contractor, and an FFRDC--subject it to oversight by a variety of
audit organizations.  Two of these maintain offices at JPL--the NASA
Office of the Inspector General and DCAA.  Under authority of the
Inspector General Act, NASA's Inspector General is responsible for
providing an effective audit program to review NASA activities.  DCAA
conducts contract audits of JPL and other NASA contractors, as
requested by NASA.  As shown in table 1, operational audit oversight
is provided by these two audit entities, as well as Caltech's
internal audit organization, on an ongoing basis. 
                           Table 1
                 JPL Audit Oversight Profile
               Inspector                internal
               General\a        DCAA       audit       Total
------------  ----------  ----------  ----------  ==========
Number of              6           7           5          18
Fiscal year     $549,700    $568,000    $537,200  $1,654,900
 1993 budget
Fiscal year            5          30           4          39
\a The Office of the Inspector General responsibility also includes
NASA activities in southern California, Hawaii, and Arizona, although
most of its effort are at JPL. 
Other audit groups are also engaged at JPL periodically or are
peripherally involved with JPL through their Caltech affiliation.  We
perform periodic audits, usually in response to requests from
congressional committees.  Other organizations, such as the Small
Business Administration and the Army Corp of Engineers, conduct
special reviews.  Further, a public accounting firm annually audits
Caltech's financial statement and DCAA is the cognizant audit agency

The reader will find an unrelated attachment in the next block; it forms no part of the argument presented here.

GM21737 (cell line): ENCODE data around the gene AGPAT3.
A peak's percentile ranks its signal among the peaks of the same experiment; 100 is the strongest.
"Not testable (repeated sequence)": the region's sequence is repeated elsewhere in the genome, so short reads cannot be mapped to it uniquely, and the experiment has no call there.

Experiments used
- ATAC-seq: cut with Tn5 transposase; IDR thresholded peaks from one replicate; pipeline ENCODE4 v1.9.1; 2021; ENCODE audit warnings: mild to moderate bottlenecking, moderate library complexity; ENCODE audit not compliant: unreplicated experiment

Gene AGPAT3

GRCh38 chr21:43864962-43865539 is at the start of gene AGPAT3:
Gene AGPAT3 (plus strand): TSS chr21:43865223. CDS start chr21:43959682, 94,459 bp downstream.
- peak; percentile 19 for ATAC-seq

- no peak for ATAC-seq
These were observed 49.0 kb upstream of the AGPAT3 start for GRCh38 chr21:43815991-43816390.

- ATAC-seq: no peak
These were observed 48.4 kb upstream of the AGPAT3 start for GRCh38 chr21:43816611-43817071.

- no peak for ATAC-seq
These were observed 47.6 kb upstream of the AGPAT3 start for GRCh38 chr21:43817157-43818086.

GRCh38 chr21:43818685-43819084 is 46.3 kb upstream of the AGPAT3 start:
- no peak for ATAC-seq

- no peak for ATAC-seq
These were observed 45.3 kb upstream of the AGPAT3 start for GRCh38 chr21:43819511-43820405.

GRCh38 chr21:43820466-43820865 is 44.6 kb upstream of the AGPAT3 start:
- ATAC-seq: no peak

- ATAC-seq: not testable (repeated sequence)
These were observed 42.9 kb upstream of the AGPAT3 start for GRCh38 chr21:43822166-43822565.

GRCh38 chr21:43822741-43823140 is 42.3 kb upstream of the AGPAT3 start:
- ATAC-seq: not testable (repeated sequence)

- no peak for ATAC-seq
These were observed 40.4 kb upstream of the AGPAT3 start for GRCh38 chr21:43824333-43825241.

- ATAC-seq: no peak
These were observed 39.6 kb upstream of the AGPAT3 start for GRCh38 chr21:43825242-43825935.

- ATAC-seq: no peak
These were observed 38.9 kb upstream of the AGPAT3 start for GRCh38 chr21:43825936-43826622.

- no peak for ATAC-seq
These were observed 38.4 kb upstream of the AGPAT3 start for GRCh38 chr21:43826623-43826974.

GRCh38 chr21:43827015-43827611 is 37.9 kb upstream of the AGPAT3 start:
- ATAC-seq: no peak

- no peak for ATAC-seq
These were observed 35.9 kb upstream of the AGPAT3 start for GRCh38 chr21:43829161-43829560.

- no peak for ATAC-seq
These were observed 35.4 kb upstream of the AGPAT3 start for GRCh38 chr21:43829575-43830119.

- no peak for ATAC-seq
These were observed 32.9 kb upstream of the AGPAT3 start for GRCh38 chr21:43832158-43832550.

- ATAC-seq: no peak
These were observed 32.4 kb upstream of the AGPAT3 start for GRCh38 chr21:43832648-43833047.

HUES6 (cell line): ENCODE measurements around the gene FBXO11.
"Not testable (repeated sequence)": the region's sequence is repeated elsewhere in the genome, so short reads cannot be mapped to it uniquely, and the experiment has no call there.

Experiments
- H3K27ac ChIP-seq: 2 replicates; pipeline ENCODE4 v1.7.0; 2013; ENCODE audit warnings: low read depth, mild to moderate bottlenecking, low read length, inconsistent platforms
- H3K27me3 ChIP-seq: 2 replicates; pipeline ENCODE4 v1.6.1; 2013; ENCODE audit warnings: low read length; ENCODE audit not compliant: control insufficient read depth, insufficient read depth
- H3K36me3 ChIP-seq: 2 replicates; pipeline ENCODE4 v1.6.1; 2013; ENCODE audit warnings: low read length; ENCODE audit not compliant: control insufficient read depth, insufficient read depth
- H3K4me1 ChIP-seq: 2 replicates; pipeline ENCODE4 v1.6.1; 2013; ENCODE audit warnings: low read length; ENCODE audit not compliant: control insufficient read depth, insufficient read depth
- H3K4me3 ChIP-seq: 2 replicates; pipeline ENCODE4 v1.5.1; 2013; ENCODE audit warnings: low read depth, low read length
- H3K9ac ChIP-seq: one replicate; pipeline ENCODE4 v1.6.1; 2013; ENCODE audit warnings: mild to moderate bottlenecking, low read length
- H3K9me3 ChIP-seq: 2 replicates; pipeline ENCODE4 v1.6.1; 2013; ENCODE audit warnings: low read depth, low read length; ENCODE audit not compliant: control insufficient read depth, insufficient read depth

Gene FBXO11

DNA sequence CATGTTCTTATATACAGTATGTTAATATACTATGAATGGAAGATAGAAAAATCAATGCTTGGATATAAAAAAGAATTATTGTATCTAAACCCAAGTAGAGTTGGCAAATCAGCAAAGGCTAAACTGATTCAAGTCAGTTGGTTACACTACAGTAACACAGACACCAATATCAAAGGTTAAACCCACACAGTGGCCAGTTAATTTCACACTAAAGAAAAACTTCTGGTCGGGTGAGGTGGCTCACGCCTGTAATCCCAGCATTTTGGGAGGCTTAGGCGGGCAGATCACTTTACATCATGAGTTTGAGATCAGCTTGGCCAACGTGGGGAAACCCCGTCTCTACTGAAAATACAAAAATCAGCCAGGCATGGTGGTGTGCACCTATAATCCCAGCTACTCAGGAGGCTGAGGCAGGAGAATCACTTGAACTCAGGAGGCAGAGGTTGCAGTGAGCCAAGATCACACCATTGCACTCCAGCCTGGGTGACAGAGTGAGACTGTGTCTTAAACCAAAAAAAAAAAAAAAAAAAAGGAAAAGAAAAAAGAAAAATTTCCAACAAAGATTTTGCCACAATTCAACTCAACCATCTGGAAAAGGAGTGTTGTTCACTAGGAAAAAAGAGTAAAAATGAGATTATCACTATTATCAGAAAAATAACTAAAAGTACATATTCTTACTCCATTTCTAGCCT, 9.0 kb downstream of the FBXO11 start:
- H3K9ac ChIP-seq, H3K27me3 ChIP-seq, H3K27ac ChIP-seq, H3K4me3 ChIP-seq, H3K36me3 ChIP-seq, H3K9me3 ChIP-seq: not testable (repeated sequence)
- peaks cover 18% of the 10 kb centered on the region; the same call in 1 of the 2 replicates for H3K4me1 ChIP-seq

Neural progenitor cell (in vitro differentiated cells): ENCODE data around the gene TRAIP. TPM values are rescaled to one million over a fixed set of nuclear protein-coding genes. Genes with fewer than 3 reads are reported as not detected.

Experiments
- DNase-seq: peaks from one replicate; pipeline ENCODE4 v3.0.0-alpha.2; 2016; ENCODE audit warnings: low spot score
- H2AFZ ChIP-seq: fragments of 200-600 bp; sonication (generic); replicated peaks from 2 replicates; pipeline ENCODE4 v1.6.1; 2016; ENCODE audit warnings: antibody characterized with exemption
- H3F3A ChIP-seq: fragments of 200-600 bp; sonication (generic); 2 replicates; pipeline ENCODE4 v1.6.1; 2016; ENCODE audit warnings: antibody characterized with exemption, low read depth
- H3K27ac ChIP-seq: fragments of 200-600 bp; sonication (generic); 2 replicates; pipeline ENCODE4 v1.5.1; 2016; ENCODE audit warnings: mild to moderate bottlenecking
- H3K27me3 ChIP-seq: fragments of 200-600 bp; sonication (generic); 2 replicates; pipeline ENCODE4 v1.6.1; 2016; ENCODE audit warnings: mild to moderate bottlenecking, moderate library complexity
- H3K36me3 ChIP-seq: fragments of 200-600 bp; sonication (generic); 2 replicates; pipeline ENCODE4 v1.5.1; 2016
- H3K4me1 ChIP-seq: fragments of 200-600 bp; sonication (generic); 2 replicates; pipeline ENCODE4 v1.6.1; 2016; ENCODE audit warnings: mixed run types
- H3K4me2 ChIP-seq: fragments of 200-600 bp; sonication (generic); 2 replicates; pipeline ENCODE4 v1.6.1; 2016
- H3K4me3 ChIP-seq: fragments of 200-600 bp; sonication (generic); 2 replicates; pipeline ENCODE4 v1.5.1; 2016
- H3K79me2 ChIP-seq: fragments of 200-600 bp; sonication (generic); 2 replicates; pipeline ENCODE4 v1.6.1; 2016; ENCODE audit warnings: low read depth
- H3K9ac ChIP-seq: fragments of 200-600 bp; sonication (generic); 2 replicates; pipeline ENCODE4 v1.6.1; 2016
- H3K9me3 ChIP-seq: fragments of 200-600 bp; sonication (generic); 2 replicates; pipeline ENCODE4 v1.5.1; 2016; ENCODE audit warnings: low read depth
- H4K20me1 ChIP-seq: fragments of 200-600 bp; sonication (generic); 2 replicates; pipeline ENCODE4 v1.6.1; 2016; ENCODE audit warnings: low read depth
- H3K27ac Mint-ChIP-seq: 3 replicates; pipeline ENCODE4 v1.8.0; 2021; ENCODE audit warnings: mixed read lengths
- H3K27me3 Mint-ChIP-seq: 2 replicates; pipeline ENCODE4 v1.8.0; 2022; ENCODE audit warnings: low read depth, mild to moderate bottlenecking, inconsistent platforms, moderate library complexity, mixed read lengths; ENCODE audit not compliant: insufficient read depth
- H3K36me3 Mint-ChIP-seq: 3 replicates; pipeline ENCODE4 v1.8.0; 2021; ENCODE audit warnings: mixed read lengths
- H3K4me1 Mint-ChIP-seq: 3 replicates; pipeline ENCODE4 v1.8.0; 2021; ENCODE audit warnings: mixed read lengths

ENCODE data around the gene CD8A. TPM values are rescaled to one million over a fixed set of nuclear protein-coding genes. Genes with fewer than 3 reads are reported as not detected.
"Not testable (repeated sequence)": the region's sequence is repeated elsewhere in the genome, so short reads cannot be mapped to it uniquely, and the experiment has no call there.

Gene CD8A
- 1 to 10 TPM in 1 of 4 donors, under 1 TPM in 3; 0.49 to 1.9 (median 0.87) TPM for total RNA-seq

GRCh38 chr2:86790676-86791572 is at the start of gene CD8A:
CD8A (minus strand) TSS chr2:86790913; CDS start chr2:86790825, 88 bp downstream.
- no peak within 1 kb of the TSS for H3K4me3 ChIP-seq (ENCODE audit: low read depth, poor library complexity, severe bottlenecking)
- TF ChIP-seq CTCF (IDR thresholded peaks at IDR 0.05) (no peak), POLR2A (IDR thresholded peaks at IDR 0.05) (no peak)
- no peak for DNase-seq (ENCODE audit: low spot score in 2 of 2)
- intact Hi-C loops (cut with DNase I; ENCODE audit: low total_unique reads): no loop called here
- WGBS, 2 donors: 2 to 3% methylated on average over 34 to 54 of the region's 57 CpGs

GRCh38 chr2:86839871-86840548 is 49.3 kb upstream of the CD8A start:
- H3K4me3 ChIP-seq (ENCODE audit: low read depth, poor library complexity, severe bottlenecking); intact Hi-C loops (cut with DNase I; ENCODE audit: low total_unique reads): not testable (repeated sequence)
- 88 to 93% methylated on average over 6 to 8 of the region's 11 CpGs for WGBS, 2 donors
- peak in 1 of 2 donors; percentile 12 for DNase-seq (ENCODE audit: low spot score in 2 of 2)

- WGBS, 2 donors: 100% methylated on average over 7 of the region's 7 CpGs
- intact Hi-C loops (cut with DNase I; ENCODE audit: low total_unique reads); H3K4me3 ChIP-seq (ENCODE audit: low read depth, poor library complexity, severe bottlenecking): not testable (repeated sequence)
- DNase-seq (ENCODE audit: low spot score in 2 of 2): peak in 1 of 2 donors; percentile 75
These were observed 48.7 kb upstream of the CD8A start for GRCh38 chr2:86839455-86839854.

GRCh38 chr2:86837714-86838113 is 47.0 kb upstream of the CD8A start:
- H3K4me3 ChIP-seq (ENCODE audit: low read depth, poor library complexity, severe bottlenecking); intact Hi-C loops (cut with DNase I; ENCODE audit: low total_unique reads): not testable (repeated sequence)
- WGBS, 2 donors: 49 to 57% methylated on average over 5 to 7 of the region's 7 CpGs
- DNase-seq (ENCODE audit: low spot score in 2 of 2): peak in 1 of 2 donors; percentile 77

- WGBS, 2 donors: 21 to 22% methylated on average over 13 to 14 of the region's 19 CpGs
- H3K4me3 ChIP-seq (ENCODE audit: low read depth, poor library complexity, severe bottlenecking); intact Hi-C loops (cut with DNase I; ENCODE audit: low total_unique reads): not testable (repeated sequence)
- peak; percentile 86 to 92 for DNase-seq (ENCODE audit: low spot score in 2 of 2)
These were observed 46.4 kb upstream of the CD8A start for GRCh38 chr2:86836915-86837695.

for Caltech's campus activities. 
Recently, NASA has taken a more active role in coordinating audit
efforts.  Coordination between the Inspector General staff and DCAA
had previously been limited.\6 Over the last year, the NASA
Management Office has increased its role in coordinating audit
efforts by sponsoring meetings between the Inspector General and DCAA
staffs to reduce duplication and request that its needs be
incorporated into their audit plans.  That office also arranged for
Caltech's internal audit staff to participate in audit coordination
meetings with the Inspector General and DCAA in October 1994. 
\6 However, DCAA officials told us that, consistent with their
agency's policy, they have provided their audit plan to other
------------------------------------------------------------ Letter :6
The scope of this review was limited to following up on those issues
addressed in our July 1993 and April 1994 reports. 
To analyze how NASA handled contractual and oversight concerns, we
compared its current contract with Caltech to the previous one and to
NASA's Request for Proposal for the current contract.  We also
reviewed the contract's negotiation files, applicable FAR and NASA
FAR supplement provisions, award fee training materials, and JPL's
policies on meals and equipment. 
We collected and summarized cost information on dependent tuition
from JPL's financial accounting division and the JPL Director's
office.  We also reviewed selected compensation reports from 1993 and
We interviewed NASA Management Office officials and staff, NASA
General Counsel personnel, and JPL officials responsible for meal
accounting and equipment policies.  We also held discussions with
DCAA representatives at JPL and Caltech, Inspector General officials
at JPL and NASA headquarters, and the Caltech Internal Audit
We conducted our work from April 1994 to October 1994, in accordance
with generally accepted government auditing standards.  As requested,
we did not obtain agency comments on a draft of this report. 
However, we discussed the information in the report with both NASA
and JPL officials and considered their comments in preparing it. 
---------------------------------------------------------- Letter :6.1
Unless you publicly announce its contents earlier, we plan no further
distribution of this report until 30 days after its issue date.  At
that time, we will send copies of this report to other appropriate
congressional committees, the NASA Administrator, and Director of
OMB.  We will also provide copies to others
Please contact me on (202) 512-8412 if you or your staff have any
questions concerning this report.  The major contributors to this
report were Allan Roberts, Assistant Director; Frank Degnan,
Assistant Director; and Monica Kelly, Evaluator-in-Charge. 
Sincerely yours,
Donna M.  Heivilin, Director
Defense Management and NASA Issues